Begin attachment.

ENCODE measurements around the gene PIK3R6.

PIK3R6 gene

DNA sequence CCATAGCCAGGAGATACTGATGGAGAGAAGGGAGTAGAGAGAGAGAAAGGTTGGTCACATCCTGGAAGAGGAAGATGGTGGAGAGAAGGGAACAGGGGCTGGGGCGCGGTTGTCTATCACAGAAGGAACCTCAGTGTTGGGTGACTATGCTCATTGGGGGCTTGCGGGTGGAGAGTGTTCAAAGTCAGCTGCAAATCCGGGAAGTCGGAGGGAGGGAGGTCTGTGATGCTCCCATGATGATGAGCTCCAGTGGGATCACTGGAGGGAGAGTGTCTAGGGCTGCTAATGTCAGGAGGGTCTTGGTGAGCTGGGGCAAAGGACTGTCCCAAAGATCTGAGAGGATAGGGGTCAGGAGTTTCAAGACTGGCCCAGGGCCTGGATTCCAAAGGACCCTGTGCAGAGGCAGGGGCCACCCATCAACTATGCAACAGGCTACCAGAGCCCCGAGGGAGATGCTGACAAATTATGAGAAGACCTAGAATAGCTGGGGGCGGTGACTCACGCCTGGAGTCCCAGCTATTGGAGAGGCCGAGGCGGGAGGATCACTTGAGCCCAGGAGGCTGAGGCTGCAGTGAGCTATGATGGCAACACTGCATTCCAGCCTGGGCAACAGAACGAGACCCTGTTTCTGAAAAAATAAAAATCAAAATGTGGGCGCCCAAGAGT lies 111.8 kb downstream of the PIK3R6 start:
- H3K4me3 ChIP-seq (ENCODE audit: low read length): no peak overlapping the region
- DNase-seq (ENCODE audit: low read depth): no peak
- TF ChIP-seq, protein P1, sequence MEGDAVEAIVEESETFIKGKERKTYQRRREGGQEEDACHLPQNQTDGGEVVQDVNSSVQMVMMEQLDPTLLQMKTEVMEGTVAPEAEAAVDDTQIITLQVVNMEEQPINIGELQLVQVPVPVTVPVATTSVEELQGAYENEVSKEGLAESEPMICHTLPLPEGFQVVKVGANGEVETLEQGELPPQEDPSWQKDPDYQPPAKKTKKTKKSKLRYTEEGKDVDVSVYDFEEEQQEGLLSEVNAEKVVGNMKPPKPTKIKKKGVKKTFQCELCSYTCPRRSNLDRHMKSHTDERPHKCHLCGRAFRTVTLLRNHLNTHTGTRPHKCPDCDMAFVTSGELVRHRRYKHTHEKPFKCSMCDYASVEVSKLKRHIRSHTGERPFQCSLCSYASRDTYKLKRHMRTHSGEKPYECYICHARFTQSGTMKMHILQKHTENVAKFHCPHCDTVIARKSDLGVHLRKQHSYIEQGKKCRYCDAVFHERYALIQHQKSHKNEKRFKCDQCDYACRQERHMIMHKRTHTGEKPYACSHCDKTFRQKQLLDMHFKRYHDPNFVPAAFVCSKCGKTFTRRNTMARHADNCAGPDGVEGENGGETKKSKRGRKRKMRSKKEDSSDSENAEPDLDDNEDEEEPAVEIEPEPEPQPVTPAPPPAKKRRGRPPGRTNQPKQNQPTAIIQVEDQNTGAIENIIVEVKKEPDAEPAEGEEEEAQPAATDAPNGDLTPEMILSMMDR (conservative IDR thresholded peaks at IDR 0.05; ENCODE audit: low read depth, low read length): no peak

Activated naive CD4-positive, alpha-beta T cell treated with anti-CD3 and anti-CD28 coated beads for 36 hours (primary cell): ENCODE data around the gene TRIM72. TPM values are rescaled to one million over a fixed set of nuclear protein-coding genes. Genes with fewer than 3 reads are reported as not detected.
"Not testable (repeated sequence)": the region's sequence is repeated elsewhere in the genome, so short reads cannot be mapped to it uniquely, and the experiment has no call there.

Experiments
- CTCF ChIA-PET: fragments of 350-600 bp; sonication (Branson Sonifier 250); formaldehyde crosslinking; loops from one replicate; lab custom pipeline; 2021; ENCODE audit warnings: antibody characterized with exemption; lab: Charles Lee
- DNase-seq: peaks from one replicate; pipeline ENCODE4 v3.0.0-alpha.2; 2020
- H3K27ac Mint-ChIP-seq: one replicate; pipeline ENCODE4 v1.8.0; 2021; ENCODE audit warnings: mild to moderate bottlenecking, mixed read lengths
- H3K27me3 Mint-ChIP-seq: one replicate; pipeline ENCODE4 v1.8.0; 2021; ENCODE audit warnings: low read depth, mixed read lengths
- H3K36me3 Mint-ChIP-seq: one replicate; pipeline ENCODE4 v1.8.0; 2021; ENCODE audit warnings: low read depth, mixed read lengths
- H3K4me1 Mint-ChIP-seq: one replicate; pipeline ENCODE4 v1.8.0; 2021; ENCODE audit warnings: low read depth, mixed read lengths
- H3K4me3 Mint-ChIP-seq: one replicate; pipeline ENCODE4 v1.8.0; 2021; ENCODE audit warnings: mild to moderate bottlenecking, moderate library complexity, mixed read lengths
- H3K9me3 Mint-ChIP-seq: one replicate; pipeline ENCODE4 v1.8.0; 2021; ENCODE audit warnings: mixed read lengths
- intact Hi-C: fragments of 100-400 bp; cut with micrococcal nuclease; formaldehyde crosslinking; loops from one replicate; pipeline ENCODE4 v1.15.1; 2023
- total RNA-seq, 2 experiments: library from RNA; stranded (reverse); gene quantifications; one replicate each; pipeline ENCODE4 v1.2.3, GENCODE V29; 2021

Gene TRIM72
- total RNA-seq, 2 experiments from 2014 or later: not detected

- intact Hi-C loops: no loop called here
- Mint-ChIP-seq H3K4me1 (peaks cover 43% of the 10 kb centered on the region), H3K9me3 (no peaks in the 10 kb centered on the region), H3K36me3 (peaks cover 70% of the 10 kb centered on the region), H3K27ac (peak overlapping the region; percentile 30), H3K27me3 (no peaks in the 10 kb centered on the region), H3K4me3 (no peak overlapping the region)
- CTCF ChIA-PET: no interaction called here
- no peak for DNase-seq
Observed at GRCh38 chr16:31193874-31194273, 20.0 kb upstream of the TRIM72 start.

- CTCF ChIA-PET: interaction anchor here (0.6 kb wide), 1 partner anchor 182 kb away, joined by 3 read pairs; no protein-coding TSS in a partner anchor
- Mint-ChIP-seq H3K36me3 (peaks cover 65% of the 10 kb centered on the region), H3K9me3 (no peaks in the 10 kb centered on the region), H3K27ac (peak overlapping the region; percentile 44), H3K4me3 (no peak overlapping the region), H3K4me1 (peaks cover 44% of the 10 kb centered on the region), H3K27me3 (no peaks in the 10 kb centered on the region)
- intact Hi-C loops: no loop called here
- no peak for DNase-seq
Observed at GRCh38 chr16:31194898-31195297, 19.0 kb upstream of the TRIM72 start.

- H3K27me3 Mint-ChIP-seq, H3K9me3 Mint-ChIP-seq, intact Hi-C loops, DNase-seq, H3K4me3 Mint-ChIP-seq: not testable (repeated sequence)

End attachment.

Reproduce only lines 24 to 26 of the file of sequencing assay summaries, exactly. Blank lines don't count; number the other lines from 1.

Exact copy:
- CTCF ChIA-PET: no interaction called here
- no peak for DNase-seq
Observed at GRCh38 chr16:31193874-31194273, 20.0 kb upstream of the TRIM72 start.